The Ides of March

“Beware the Ides of March.” Having heard this many times during my life, I researched it to see where this saying originated. The word “ides” in the ancient Roman calendar relates to the middle of the month. Of course, this was a famous line from Shakespeare’s play, Julius Caesar. So many of Shakespeare’s lines have worked their way into the vernacular. This statement was made to Caesar for cautionary purposes, but as it turns out, it was futile; he was killed nonetheless.  Did he not heed the warning? And, this truly happened on March 15. Interesting. Also, a coincidental note is that it is said Shakespeare wrote King Lear while quarantined during the plague. We may indeed find ourselves more creative in times of boredom and forced isolation.

So, how does this pertain to us today? A certain amount of caution is encouraged as we face the spread of the current threat of coronavirus. It is certainly a valid concern, particularly among those of us who are of the vulnerable populations – those with illnesses, compromised immune systems, and the elderly. The numbers of people who died of plagues in history is staggering. And death is a serious matter. It is important to note that not everyone who has developed this virus has died, however. Many have survived with mild symptoms. The prudent action remains to be cautious, to wash our hands thoroughly, and frequently, not touch our faces, and quarantine ourselves if we believe we have symptoms.

And we are all facing empty shelves of desired items at the grocery stores and markets. There appears to be a panic that is growing among large groups of people. Hoarding items is not helpful for the masses of people who need items that cannot be found. It is interesting to note that when tragedy or war or some horrifying event occurs it tends to bond people together in a shared common experience. But when we overbuy and take more than our fair share, we are leaving others in a state of disadvantage. This is a time to agree that we need to self-quarantine and not spread unwanted disease, but hoarding in anticipation for more than two weeks worth of goods is unnecessary at this point.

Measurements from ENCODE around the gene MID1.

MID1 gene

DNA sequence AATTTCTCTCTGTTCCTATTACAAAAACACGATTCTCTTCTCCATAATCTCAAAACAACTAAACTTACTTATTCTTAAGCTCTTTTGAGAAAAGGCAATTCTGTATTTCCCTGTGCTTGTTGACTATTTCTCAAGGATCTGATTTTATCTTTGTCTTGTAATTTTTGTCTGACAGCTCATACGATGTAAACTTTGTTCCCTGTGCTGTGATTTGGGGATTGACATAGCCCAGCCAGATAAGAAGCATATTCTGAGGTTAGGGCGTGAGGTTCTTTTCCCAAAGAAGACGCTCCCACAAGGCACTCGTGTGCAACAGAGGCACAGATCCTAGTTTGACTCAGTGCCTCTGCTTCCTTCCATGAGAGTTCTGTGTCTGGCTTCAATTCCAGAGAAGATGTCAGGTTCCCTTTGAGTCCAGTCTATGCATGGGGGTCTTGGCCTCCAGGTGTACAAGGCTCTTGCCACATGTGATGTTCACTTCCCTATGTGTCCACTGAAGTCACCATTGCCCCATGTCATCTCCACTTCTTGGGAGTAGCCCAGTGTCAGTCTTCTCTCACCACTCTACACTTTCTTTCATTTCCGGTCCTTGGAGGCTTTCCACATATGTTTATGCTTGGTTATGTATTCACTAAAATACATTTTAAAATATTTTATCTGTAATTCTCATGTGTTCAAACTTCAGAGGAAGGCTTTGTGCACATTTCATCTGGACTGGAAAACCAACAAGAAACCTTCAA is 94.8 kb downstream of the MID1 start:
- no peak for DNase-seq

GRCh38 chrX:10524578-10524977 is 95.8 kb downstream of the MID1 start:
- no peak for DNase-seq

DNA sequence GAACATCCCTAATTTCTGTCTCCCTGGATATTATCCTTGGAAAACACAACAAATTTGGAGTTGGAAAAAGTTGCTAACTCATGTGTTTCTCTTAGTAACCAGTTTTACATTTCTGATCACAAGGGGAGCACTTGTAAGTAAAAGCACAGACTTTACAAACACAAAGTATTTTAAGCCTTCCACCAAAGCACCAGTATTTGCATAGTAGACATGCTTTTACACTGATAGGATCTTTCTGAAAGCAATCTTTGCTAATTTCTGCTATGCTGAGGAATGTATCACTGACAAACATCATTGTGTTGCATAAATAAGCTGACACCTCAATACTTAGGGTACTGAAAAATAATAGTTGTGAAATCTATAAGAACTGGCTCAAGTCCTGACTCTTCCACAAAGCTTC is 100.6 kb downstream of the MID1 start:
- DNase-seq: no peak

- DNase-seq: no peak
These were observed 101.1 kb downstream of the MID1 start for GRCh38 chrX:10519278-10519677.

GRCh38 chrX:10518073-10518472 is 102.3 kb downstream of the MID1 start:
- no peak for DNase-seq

How do we navigate the alarm and tendency to panic? One way is to remain calm, to recognize that in looking at statistics we can maybe be realistic in our assessment of when to worry or have a higher level of concern. We can remind ourselves of survivors, of our resilience, and the many good things we can be grateful for. It’s a trick, no doubt, to have one foot in cautionary procedures such as social distancing and hand washing, while the other foot continues to live our lives the best way we can, enjoying life as it is meant to be lived. And remember, that for most of us…

All shall be well, in time.


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